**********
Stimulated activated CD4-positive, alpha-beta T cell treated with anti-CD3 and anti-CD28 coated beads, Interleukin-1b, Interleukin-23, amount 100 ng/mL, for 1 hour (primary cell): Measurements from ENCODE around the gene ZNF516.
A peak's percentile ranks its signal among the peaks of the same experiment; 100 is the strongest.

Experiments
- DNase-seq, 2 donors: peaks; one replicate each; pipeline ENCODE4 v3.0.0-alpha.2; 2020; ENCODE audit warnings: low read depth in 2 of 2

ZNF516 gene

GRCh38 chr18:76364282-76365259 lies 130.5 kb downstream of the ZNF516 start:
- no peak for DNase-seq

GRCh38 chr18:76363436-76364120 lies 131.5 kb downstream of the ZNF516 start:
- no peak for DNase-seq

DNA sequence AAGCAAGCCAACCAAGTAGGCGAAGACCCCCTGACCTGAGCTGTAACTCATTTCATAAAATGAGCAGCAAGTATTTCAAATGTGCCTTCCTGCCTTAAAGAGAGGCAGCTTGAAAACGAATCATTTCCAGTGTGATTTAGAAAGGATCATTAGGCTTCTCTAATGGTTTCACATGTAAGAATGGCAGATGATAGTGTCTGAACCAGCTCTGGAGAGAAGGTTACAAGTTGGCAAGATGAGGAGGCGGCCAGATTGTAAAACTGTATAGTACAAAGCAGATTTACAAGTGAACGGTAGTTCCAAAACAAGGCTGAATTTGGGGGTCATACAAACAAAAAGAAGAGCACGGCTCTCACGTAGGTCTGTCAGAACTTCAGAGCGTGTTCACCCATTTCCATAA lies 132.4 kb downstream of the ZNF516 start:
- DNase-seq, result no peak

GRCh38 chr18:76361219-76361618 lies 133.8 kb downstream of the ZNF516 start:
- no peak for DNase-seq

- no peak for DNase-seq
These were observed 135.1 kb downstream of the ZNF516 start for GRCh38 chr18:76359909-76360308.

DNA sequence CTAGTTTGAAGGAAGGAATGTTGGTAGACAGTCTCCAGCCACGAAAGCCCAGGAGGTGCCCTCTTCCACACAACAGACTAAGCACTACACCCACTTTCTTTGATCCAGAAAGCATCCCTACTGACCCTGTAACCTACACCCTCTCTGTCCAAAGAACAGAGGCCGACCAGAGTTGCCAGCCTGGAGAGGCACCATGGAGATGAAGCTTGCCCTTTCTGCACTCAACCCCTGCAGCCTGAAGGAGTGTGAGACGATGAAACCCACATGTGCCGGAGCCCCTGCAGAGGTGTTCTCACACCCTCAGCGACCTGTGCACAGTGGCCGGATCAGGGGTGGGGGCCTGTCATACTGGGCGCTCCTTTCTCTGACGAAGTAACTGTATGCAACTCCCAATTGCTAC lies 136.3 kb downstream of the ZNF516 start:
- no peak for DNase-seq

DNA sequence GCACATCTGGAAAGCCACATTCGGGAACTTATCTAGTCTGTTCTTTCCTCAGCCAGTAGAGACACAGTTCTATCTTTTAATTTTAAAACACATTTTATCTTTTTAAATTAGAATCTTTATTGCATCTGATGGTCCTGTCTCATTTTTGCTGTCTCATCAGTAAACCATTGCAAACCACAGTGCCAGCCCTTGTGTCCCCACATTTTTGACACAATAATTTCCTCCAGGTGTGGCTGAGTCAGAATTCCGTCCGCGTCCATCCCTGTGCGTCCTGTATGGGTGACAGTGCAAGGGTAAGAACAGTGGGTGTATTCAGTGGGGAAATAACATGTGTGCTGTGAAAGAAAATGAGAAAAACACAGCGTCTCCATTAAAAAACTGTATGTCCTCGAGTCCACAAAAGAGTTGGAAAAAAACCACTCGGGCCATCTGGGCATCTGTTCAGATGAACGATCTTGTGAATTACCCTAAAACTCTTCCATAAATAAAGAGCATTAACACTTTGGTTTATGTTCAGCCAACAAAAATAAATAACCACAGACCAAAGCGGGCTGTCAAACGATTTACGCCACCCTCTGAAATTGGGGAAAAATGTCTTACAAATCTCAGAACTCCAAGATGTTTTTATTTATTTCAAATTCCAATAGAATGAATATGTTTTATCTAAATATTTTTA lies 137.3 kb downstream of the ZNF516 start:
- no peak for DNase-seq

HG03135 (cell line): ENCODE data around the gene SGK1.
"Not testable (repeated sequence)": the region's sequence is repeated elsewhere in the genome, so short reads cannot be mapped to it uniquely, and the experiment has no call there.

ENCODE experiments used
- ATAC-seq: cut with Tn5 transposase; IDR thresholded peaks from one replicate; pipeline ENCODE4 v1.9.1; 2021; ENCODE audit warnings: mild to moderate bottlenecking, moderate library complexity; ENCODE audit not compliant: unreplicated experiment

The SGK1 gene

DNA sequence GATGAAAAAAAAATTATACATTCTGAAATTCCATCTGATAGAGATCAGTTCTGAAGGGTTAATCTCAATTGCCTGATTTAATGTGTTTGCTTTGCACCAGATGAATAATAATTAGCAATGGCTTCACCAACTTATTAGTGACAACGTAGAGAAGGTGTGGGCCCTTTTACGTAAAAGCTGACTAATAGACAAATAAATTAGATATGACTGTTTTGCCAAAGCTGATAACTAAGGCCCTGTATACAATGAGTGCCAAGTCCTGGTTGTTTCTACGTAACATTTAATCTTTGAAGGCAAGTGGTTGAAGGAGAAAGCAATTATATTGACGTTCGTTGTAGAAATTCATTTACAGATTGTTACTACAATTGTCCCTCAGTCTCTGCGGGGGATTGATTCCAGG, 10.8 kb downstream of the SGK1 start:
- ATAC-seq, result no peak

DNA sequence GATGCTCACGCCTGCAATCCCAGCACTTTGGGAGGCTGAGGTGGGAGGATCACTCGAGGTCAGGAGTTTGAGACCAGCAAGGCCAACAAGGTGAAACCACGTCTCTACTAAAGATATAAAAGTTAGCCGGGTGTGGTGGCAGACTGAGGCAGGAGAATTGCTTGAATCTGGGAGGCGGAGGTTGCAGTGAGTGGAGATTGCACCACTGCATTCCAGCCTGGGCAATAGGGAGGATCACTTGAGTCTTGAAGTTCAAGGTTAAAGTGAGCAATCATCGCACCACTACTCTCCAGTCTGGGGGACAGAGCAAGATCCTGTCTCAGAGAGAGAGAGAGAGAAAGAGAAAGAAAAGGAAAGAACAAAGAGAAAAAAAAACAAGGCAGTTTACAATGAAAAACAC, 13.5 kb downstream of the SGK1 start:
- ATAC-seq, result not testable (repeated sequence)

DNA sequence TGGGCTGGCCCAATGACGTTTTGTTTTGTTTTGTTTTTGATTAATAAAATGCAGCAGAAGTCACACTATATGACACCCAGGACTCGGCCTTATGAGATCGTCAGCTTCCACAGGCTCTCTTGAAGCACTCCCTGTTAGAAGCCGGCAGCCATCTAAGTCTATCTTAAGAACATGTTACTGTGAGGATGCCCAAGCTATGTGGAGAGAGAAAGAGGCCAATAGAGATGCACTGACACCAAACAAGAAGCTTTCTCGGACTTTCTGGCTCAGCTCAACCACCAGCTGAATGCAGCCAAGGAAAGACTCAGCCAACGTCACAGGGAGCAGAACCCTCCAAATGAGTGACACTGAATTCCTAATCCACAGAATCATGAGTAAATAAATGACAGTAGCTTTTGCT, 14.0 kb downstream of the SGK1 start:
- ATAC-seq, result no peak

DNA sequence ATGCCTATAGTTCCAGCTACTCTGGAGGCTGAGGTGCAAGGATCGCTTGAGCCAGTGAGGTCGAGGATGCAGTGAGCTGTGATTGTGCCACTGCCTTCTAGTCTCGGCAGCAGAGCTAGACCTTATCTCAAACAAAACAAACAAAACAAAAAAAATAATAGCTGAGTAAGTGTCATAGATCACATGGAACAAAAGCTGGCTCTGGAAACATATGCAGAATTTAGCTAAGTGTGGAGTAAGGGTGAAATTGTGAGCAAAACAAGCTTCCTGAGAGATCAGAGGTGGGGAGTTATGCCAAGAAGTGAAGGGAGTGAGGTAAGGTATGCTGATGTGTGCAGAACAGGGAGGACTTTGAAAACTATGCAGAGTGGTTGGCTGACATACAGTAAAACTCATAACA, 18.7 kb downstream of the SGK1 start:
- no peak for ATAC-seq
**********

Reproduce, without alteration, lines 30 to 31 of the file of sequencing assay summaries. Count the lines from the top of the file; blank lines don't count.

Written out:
- ATAC-seq, result no peak

DNA sequence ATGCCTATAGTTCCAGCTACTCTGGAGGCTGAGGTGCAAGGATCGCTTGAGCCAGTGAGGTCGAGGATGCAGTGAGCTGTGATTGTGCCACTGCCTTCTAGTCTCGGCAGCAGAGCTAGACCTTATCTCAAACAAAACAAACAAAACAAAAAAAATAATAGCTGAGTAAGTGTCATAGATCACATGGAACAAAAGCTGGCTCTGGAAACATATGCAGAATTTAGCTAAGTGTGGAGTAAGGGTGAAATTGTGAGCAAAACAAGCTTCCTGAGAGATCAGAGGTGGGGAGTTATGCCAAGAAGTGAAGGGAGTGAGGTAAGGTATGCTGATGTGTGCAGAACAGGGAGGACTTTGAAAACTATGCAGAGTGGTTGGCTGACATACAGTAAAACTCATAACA, 18.7 kb downstream of the SGK1 start: